Without the use of lab-produced cultures or other chemical interventions, the Rovies fermentation process takes six full months. Then, the naturally cured olives are packed in the same organic “mother brine” in which they were fermented. Unlike other jarred olive varieties, Alive & Well olives are never heat treated, or pasteurized - every jar arrives to consumers naturally rich in probiotic, live cultures, antioxidants, and other beneficial substances, each olive boasting a unique flavor as rich as its heroic history.  

Each jar of Alive & Well Green Rovies Olives helps to support a community of farmers that will carry on the old-world tradition of regenerative farming and sustainability for generations to come. Industrial agriculture has overtaken much of the surrounding area, replacing locally-sourced jobs with food processing factories, and leaving local farmers vulnerable to volatile market prices at harvest time. The co-op, however, continues to thrive, curing and packing their olives on-site to maintain their business year-round.

All five Alive & Well olive varieties, Kalamata, Atalanti, Chalkidiki, Amfissa and Rovies are grown, harvested and cured the same traditional way and support regenerative farming practices.

Find probiotic-rich Rovies, Kalamatas and other Alive & Well Olive varieties at better supermarkets and specialty grocers nationwide. Visit AliveAndWellOlives.com to find a store near you, and to learn more about the Alive & Well Story.

About Alive & Well From The Mediterranean:

Distributed by Legacy III Partners, all Alive & Well Olives come from small family farms and village co-ops in Greece who follow the same traditional agricultural methods used in the region for thousands of years. Some of the olive trees are hundreds of years old. With patience and care, each batch of these raw, heirloom olives captures the rich flavors and essential nutrients of the fruit, and arrives in a living Mother Brine filled with active probiotic cultures. They can be found in the refrigerated, fermented vegetable case. Learn more about our traditional processes and varieties at AliveAndWellOlives.com.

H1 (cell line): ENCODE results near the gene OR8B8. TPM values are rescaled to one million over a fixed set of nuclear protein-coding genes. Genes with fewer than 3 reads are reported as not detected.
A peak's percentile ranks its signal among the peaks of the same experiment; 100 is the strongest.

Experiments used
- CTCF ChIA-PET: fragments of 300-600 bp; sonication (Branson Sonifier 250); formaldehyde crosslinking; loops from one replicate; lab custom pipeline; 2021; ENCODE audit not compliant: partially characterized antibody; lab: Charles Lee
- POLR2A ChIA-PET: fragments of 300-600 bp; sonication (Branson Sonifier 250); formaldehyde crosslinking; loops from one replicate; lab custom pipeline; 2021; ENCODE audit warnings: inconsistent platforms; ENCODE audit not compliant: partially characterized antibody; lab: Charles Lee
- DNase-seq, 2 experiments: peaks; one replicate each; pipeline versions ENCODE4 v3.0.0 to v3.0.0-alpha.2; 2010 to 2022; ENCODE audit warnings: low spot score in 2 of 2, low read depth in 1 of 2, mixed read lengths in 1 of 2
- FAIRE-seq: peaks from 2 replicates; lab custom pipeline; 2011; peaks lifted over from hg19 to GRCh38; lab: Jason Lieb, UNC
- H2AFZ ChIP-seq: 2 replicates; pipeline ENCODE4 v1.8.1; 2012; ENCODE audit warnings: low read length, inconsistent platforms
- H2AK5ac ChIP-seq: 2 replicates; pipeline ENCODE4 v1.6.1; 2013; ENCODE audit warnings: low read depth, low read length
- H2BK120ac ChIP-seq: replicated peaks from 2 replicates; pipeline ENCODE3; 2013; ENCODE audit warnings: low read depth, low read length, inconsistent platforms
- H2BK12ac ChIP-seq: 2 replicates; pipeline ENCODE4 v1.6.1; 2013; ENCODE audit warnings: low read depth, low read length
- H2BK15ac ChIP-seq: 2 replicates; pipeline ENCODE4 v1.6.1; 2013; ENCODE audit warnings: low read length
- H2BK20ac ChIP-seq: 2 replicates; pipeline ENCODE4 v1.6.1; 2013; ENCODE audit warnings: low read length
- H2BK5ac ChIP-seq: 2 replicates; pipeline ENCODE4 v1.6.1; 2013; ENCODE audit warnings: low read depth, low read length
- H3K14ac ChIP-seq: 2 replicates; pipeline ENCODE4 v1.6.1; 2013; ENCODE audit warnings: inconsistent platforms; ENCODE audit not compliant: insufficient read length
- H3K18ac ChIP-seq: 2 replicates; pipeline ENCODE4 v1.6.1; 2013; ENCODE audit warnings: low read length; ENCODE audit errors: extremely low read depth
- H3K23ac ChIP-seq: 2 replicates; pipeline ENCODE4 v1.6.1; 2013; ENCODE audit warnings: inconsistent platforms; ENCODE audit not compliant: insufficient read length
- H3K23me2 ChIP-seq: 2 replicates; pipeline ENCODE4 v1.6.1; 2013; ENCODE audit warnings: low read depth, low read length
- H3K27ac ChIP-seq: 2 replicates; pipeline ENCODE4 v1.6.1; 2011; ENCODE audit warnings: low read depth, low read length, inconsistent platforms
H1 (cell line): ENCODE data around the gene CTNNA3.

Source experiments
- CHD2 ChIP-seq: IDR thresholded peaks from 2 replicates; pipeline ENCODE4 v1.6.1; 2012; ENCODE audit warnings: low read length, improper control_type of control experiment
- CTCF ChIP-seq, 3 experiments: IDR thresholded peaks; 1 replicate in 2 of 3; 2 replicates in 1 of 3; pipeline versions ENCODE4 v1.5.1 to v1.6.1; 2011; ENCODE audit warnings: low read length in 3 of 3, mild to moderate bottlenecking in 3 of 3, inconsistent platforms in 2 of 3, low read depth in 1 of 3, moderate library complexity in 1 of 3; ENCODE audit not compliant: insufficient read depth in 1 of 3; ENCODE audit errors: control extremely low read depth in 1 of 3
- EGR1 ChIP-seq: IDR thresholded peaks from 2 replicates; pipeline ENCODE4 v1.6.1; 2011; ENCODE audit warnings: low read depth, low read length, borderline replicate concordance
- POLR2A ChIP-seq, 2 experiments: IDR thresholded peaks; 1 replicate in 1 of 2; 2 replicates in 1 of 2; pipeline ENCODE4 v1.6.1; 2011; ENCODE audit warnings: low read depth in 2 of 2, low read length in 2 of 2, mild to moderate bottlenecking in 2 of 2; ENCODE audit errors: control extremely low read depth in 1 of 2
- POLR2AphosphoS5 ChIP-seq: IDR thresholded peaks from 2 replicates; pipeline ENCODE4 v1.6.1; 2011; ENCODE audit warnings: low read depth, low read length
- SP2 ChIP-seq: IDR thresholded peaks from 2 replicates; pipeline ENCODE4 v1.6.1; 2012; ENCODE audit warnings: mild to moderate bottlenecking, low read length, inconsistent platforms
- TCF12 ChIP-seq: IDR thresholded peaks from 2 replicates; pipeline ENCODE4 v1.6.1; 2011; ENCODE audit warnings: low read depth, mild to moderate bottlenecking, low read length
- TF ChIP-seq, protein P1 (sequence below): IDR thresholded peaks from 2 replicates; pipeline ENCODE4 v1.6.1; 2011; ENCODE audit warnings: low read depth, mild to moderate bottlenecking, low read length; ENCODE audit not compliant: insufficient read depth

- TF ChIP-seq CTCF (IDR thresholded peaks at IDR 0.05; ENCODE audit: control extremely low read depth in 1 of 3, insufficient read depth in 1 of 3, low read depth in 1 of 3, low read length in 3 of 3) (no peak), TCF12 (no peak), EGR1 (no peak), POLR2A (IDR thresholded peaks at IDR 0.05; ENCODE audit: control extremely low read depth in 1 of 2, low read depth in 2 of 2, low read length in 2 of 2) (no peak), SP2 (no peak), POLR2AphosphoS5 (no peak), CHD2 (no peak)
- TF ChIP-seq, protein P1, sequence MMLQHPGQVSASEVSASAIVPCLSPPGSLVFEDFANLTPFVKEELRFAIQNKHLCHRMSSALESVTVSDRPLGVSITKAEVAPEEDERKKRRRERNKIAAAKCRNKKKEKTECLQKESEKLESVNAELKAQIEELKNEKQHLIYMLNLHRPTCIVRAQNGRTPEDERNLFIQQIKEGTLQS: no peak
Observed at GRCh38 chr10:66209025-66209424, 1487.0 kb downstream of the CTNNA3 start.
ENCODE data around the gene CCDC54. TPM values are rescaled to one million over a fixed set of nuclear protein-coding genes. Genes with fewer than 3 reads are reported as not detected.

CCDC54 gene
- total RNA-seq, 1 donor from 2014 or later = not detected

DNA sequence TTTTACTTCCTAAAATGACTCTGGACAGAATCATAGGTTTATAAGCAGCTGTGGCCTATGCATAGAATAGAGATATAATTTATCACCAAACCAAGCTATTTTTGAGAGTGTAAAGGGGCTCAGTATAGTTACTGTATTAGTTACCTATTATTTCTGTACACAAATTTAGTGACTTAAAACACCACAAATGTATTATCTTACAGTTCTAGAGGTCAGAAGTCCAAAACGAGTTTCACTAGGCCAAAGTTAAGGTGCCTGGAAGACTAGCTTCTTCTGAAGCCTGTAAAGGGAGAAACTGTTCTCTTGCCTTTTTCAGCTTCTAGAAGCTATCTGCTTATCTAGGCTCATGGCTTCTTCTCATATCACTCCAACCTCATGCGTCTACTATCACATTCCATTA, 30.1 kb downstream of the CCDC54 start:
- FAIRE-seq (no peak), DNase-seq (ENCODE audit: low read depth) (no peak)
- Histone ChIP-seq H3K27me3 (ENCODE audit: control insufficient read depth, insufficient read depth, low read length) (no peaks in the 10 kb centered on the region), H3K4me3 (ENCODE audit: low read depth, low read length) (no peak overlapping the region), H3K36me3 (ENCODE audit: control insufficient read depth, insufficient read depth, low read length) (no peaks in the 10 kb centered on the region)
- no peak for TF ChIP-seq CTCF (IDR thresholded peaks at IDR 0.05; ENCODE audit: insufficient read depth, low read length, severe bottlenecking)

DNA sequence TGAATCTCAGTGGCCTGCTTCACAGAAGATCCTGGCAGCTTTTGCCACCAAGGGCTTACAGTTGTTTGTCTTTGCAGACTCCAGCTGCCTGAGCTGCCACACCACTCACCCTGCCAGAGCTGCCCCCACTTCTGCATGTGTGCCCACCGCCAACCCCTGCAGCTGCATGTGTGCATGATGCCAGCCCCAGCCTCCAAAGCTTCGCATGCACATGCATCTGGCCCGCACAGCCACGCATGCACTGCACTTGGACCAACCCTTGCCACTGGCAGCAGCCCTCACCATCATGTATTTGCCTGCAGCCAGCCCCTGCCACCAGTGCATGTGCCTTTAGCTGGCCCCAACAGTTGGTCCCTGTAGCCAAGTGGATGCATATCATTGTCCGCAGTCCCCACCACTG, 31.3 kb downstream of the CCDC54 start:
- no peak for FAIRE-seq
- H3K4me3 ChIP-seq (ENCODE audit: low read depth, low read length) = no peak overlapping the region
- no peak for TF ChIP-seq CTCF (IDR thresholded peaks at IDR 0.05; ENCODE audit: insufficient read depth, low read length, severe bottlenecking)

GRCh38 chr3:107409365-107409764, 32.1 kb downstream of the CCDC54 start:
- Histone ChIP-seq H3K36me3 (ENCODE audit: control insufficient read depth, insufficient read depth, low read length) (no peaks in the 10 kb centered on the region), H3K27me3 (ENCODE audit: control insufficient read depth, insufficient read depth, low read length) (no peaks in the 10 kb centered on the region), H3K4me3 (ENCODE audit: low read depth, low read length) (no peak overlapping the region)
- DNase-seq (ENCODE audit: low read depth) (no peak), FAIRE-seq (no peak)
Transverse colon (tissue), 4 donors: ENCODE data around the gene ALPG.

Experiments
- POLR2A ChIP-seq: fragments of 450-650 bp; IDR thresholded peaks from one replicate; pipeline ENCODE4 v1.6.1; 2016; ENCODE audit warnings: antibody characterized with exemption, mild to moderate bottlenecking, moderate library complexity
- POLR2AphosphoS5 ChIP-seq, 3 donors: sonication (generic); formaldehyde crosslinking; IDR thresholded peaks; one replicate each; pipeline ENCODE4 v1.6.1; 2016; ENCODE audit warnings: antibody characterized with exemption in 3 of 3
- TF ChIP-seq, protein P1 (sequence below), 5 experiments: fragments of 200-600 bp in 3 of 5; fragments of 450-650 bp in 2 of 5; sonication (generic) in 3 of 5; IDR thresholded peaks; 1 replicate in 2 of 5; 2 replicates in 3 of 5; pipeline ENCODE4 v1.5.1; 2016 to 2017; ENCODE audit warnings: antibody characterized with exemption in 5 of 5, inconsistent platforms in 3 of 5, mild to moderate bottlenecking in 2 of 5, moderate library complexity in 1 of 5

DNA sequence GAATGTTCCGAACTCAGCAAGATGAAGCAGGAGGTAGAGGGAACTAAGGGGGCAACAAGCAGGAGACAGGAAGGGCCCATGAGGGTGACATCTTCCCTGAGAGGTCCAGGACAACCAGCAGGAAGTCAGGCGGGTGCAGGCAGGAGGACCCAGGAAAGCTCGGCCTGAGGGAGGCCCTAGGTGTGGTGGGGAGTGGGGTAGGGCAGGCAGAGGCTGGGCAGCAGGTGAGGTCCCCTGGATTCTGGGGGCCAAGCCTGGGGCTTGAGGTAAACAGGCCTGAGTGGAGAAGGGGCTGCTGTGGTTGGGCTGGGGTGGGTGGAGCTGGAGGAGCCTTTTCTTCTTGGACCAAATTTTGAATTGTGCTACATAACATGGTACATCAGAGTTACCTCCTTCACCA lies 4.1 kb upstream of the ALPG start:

Cheers! Celebrate National Drink Wine Day by Helping Your Heart, Gut, and Brain

Rosé Piscine, a rosé wine specifically made to drink over ice, serves up some of the health benefits

February 18th is National Drink Wine Day, which is a day each year that celebrates the love and health benefits associated with wine. According to the consulting group BW 166, wine sales in the U.S. topped $72.2 billion in 2018, which was nearly a 5 percent increase over the prior year. Clearly, we are nation that loves a good glass of wine, and the more we learn of the health benefits, the more likely more of us will add a bottle to our grocery list.

“People were enjoying a good glass of wine long before the research showed that there are health benefits,” explains Blake Helppie, managing partner at Rosé Piscine, a rosé wine specifically made to drink over ice. “Now we can enjoy our glass of wine and feel good about what it is doing for our body, too. Rarely do we find something that we enjoy so much that also provides health benefits.”

Wine enthusiasts can rejoice as they celebrate National Drink Wine Day this year, because the drink has plenty of research pointing to the fact that it’s a healthy beverage to drink in moderation. What exactly is moderation? According to the Centers for Disease Control and Prevention (CDC), moderate drinking is up to one drink per day for women and two drinks per day for men. One drink is defined as being four ounces of wine. Further, they recommend that number is not the average consumed over a week, but the amount consumed on any given day.

Most people who enjoy having a glass of wine with their meal love the taste, but they may not be aware of the way it’s helping their body. Here are some of the many health benefits that have been associated with making wine a part of your diet:

  • Heart health. The National Institutes of Health reports that studies have shown that adults who drink light to moderate amounts of alcohol may be less likely to develop heart disease than those who do not drink at all or are heavy drinkers.
  • Gut health. The April 2017 issue of the journal Current Opinion in Biotechnology included the research results of a study on the health benefits of fermented foods, including wine. The study found that fermented foods, including wine, provide health benefits well beyond the starting food materials, and contain living microorganisms of which some are genetically similar to strains used as probiotics.
  • Diabetes health. The April 2017 issue of the journal Endocrine reports that the American Diabetes Association and the American Heart Association recommend a Mediterranean diet for improving glycemic control and cardiovascular risk factors in type 2 diabetes. It also reports that studies show that higher adherence to the Mediterranean diet is associated with a 20-23 % reduced risk of developing type 2 diabetes. The Mediterranean diet is one that includes drinking wine in moderation.